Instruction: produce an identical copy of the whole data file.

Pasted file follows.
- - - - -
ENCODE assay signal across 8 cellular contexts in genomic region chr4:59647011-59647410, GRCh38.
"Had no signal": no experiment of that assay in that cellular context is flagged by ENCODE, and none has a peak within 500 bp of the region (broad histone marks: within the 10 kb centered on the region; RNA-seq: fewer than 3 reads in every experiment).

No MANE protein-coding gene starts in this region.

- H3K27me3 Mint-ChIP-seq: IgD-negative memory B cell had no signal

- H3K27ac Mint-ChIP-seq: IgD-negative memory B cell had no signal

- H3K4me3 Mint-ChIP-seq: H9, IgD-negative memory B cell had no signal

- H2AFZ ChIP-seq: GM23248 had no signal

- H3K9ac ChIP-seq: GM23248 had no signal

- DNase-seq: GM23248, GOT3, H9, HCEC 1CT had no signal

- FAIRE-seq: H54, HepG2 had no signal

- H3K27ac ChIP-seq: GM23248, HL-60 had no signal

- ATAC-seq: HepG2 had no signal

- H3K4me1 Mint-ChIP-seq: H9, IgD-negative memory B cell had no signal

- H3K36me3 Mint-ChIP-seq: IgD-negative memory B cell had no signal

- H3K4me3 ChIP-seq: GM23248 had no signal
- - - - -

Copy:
ENCODE assay signal across 8 cellular contexts in genomic region chr4:59647011-59647410, GRCh38.
"Had no signal": no experiment of that assay in that cellular context is flagged by ENCODE, and none has a peak within 500 bp of the region (broad histone marks: within the 10 kb centered on the region; RNA-seq: fewer than 3 reads in every experiment).

No MANE protein-coding gene starts in this region.

- H3K27me3 Mint-ChIP-seq: IgD-negative memory B cell had no signal

- H3K27ac Mint-ChIP-seq: IgD-negative memory B cell had no signal

- H3K4me3 Mint-ChIP-seq: H9, IgD-negative memory B cell had no signal

- H2AFZ ChIP-seq: GM23248 had no signal

- H3K9ac ChIP-seq: GM23248 had no signal

- DNase-seq: GM23248, GOT3, H9, HCEC 1CT had no signal

- FAIRE-seq: H54, HepG2 had no signal

- H3K27ac ChIP-seq: GM23248, HL-60 had no signal

- ATAC-seq: HepG2 had no signal

- H3K4me1 Mint-ChIP-seq: H9, IgD-negative memory B cell had no signal

- H3K36me3 Mint-ChIP-seq: IgD-negative memory B cell had no signal

- H3K4me3 ChIP-seq: GM23248 had no signal